Washout at Construction Sites
When not contained properly, concrete washout from construction zones can release corrosive wastewater laced with toxic metals into the ground, streets and gutters around construction sites. This concrete washout has a pH-level similar to that of Drano, and can combine with stormwater to flow into the Boise River where it can damage local aquatic ecosystems. Soil chemistry is also altered when wastewater mixes with soil, inhibiting plant growth and contaminating groundwater. Despite industry and regulatory efforts to properly manage this construction site waste product, uncontained concrete washout is an ongoing environmental crime that the construction community must address.
Rinsing and washing concrete chutes and equipment without leak-proof containment violate Boise’s construction site erosion control and stormwater management ordinances. ESC permit holders are required to provide a concrete washout facility or arrange to have the concrete delivery provider or pump truck washout at their own facility, or bring a portable washout of their own.
Washout containment comes in many forms, including:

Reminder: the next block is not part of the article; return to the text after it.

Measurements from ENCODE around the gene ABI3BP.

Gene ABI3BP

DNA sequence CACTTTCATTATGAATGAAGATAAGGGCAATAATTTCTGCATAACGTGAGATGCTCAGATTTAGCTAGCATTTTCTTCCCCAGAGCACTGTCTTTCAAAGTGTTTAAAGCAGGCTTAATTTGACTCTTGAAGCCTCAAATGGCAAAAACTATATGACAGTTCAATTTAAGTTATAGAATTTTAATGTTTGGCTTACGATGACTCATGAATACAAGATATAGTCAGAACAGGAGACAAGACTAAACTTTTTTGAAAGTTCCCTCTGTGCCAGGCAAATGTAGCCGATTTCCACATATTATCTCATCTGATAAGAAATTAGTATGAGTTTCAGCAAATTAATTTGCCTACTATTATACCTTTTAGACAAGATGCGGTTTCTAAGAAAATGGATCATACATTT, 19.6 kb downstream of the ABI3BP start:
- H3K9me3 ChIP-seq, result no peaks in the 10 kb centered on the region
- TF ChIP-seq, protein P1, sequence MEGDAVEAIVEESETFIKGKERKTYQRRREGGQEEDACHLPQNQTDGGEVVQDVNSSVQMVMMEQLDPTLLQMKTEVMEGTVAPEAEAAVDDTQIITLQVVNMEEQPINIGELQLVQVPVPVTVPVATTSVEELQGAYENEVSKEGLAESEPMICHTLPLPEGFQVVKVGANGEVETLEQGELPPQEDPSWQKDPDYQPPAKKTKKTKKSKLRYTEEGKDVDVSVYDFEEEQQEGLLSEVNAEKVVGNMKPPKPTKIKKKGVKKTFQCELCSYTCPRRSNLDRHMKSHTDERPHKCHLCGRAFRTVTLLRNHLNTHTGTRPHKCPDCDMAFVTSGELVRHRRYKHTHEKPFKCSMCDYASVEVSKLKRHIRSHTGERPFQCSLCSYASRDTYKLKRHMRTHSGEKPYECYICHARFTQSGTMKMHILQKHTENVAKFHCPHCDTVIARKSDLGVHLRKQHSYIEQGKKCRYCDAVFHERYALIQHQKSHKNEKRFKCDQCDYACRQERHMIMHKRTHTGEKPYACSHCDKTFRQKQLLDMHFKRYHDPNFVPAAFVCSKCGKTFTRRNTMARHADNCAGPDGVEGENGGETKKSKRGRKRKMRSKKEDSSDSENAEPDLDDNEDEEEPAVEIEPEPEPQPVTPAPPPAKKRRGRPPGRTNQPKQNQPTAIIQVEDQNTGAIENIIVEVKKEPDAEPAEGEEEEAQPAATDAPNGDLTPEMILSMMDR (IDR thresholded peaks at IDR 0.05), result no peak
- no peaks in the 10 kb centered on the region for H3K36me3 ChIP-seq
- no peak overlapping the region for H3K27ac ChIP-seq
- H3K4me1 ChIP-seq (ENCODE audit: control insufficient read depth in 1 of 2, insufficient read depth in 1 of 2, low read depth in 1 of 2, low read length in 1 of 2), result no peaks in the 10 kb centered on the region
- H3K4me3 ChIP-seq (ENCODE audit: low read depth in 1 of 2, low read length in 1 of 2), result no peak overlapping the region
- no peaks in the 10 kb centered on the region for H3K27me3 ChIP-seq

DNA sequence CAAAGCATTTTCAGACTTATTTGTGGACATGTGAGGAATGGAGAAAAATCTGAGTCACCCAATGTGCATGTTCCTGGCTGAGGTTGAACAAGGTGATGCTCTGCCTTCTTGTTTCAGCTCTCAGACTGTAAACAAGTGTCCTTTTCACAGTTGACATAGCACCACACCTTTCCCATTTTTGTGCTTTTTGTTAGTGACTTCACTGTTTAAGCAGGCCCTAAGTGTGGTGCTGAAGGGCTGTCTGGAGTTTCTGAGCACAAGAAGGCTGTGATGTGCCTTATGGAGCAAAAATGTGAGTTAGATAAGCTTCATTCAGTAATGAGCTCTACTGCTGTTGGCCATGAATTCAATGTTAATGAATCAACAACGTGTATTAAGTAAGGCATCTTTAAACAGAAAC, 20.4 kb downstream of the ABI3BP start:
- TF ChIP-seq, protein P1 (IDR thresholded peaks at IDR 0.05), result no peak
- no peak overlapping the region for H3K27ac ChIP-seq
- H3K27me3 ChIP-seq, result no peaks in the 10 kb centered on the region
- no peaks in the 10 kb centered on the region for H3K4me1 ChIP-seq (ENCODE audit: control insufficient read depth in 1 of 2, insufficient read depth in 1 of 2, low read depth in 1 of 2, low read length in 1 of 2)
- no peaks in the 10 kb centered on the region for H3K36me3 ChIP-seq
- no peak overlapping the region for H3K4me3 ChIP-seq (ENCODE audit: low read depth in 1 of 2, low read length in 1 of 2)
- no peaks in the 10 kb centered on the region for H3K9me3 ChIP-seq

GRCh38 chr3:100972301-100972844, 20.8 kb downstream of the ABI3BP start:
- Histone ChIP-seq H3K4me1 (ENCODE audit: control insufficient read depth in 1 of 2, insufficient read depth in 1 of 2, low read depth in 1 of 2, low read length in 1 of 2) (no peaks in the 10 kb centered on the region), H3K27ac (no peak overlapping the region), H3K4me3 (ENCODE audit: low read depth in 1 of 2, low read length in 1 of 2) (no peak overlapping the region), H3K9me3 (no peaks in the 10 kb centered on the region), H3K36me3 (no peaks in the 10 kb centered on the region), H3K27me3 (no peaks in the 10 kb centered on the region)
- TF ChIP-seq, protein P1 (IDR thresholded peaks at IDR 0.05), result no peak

- A deep basin wheel barrow
- Sturdy plastic or metal tub
- A line, reinforced cardboard box such as an Outpack or lined wood box
- A pit with a secured visqueen/poly lining (> 10 mil)
Several services in Boise also provide washout and haul away. Please check with your ESC inspectors if you have any questions about options.
Once the washout is set up, its location should be clearly communicated to the onsite foreman and the delivery or pumping service. The washout must be monitored to prevent spill or overflow, as well as unauthorized use. Allow the washout to dry by evaporation, or use a sludge drying agent to solidify and neutralize the waste for hauling it to a recycling facility or dump. If the washout is dug into the ground, attempt to cover it during wet weather to prevent runoff from flowing into it.